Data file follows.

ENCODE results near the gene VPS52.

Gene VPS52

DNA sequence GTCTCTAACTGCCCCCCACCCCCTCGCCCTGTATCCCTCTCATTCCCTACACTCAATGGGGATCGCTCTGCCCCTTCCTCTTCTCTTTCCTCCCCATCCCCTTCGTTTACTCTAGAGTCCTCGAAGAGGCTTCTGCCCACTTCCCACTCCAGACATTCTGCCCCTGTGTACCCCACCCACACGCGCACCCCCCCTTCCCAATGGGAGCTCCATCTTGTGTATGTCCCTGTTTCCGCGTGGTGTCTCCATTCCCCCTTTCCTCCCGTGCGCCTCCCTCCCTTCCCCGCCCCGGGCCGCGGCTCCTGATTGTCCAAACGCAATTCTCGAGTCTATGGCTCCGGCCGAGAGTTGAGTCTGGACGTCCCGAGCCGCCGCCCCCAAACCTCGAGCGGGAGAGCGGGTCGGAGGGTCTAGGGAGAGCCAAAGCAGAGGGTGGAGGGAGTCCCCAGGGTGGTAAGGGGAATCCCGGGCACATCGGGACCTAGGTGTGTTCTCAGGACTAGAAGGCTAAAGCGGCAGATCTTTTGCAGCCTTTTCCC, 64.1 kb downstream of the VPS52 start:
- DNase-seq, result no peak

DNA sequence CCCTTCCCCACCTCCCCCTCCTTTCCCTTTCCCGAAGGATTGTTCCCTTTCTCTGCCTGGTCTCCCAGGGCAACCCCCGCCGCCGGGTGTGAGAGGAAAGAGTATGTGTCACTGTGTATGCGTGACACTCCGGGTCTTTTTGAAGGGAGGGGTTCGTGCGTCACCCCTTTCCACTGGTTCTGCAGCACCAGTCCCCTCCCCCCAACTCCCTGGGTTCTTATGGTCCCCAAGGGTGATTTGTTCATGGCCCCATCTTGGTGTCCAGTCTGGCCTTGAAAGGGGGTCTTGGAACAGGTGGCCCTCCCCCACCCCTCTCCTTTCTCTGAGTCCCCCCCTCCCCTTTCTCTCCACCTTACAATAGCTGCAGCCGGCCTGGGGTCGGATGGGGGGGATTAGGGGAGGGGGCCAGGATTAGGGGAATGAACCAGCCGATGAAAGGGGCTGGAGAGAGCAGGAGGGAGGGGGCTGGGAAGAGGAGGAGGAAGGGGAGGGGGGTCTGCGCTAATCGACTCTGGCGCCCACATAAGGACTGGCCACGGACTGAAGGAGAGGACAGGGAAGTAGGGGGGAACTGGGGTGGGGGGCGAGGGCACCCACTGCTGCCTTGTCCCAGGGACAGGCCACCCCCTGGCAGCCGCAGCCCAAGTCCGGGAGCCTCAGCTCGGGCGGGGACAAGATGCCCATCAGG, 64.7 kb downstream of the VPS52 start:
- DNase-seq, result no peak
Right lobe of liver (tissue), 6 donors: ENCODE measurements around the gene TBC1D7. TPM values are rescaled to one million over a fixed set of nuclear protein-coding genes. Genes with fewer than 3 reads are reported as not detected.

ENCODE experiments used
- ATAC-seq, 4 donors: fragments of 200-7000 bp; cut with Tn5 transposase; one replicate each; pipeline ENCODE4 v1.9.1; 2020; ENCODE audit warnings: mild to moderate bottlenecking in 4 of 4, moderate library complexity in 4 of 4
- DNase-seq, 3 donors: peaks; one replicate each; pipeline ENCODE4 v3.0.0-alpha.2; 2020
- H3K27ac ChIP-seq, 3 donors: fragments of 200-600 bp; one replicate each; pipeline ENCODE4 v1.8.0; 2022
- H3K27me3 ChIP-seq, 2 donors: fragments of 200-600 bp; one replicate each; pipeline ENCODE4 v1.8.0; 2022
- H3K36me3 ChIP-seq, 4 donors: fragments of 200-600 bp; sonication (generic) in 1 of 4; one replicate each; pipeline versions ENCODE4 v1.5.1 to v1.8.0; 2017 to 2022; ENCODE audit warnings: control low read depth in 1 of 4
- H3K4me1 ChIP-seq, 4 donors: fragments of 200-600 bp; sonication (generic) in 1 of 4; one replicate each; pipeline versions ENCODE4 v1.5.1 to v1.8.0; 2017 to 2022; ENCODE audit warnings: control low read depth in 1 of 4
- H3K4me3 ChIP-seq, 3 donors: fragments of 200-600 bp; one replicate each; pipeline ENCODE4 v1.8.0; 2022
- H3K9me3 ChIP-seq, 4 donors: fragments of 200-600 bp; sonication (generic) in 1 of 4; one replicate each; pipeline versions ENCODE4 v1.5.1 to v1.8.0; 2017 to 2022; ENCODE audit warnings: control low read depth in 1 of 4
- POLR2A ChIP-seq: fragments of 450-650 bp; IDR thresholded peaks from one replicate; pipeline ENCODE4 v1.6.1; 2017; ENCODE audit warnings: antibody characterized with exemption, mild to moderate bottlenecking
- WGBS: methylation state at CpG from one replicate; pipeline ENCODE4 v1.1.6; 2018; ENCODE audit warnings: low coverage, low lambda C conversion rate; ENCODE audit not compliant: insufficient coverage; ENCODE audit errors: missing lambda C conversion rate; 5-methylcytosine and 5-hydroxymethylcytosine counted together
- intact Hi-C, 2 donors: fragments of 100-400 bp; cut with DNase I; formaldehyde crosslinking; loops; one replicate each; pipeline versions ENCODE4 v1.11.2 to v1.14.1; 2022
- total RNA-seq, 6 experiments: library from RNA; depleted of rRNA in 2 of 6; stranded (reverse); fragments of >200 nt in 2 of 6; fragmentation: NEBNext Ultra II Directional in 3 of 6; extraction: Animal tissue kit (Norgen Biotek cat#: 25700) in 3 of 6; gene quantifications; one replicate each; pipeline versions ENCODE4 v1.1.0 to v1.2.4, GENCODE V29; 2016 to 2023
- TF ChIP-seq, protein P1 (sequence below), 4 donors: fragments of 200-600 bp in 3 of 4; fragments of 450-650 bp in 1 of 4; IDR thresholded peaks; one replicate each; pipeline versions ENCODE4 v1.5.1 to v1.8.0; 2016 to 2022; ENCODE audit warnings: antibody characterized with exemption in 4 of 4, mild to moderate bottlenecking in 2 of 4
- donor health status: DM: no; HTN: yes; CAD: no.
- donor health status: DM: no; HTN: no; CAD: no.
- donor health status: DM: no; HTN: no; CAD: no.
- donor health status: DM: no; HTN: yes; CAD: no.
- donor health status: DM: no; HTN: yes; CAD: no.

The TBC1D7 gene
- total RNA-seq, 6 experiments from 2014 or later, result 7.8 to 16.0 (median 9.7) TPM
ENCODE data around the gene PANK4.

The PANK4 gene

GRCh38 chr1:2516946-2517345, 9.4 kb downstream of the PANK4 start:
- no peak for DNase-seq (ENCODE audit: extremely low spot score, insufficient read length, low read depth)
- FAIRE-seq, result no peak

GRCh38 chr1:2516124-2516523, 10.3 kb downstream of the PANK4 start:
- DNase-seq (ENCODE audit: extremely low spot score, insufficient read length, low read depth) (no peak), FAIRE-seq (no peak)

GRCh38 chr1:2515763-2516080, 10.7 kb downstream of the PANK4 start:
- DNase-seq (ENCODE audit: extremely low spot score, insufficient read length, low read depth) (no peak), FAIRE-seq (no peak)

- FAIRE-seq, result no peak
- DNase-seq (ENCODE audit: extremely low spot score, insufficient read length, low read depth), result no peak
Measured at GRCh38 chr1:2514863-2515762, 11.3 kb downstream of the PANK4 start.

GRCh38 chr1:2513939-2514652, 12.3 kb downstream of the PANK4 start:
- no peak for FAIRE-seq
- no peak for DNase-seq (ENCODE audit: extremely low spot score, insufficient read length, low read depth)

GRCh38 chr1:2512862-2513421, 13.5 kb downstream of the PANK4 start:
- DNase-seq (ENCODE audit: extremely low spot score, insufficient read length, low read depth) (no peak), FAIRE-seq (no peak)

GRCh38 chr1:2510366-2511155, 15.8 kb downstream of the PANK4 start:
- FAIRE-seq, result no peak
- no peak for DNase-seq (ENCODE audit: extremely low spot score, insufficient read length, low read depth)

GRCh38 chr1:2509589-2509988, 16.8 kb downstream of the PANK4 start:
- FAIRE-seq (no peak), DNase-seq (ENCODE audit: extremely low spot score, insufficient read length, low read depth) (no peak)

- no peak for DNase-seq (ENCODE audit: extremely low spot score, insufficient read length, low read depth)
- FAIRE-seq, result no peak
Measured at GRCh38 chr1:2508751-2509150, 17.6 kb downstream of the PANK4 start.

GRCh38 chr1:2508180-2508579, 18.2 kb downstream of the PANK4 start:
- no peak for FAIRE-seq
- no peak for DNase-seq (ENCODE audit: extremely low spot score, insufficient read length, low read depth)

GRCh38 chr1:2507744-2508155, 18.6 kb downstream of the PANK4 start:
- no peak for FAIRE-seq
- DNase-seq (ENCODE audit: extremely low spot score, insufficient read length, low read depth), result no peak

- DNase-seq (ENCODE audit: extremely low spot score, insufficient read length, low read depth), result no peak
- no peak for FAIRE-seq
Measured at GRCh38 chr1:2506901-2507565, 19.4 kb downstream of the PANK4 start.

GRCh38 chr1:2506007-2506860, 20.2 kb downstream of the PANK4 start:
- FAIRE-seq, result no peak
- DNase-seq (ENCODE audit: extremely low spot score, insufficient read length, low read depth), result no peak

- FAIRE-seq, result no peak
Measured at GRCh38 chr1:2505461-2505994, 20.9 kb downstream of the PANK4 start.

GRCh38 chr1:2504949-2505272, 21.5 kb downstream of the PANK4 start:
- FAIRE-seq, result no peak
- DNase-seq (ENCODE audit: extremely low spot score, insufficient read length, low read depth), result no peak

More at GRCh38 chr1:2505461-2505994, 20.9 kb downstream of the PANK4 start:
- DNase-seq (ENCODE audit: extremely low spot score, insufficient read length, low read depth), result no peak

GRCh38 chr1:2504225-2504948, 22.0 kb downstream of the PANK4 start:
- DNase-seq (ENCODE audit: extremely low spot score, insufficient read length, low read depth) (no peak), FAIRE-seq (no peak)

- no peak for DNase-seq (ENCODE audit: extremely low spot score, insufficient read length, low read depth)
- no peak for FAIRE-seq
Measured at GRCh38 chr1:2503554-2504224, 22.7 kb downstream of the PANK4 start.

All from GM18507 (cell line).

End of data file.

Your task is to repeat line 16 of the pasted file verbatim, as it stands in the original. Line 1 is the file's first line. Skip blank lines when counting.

- H3K9me3 ChIP-seq, 4 donors: fragments of 200-600 bp; sonication (generic) in 1 of 4; one replicate each; pipeline versions ENCODE4 v1.5.1 to v1.8.0; 2017 to 2022; ENCODE audit warnings: control low read depth in 1 of 4